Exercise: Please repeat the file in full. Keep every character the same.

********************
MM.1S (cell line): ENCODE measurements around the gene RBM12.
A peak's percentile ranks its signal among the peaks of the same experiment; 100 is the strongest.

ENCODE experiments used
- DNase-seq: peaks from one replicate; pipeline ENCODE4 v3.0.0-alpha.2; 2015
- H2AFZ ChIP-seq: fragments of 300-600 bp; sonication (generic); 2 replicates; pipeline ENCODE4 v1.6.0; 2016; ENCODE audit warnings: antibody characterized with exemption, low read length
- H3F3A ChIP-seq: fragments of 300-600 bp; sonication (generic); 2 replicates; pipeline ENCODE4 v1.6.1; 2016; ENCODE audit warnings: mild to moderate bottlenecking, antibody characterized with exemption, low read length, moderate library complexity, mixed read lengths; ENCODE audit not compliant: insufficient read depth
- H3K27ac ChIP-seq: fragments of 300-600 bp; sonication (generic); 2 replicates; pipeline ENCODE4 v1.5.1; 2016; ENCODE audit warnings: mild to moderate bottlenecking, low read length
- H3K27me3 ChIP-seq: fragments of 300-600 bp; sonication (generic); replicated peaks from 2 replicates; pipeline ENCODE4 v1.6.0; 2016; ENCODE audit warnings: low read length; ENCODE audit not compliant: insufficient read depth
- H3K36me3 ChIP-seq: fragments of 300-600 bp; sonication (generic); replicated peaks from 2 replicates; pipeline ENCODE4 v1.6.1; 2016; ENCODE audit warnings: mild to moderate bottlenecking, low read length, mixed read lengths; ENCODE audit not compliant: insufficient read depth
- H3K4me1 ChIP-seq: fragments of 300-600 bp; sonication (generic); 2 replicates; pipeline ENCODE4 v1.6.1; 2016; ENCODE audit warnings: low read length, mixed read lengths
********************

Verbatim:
MM.1S (cell line): ENCODE measurements around the gene RBM12.
A peak's percentile ranks its signal among the peaks of the same experiment; 100 is the strongest.

ENCODE experiments used
- DNase-seq: peaks from one replicate; pipeline ENCODE4 v3.0.0-alpha.2; 2015
- H2AFZ ChIP-seq: fragments of 300-600 bp; sonication (generic); 2 replicates; pipeline ENCODE4 v1.6.0; 2016; ENCODE audit warnings: antibody characterized with exemption, low read length
- H3F3A ChIP-seq: fragments of 300-600 bp; sonication (generic); 2 replicates; pipeline ENCODE4 v1.6.1; 2016; ENCODE audit warnings: mild to moderate bottlenecking, antibody characterized with exemption, low read length, moderate library complexity, mixed read lengths; ENCODE audit not compliant: insufficient read depth
- H3K27ac ChIP-seq: fragments of 300-600 bp; sonication (generic); 2 replicates; pipeline ENCODE4 v1.5.1; 2016; ENCODE audit warnings: mild to moderate bottlenecking, low read length
- H3K27me3 ChIP-seq: fragments of 300-600 bp; sonication (generic); replicated peaks from 2 replicates; pipeline ENCODE4 v1.6.0; 2016; ENCODE audit warnings: low read length; ENCODE audit not compliant: insufficient read depth
- H3K36me3 ChIP-seq: fragments of 300-600 bp; sonication (generic); replicated peaks from 2 replicates; pipeline ENCODE4 v1.6.1; 2016; ENCODE audit warnings: mild to moderate bottlenecking, low read length, mixed read lengths; ENCODE audit not compliant: insufficient read depth
- H3K4me1 ChIP-seq: fragments of 300-600 bp; sonication (generic); 2 replicates; pipeline ENCODE4 v1.6.1; 2016; ENCODE audit warnings: low read length, mixed read lengths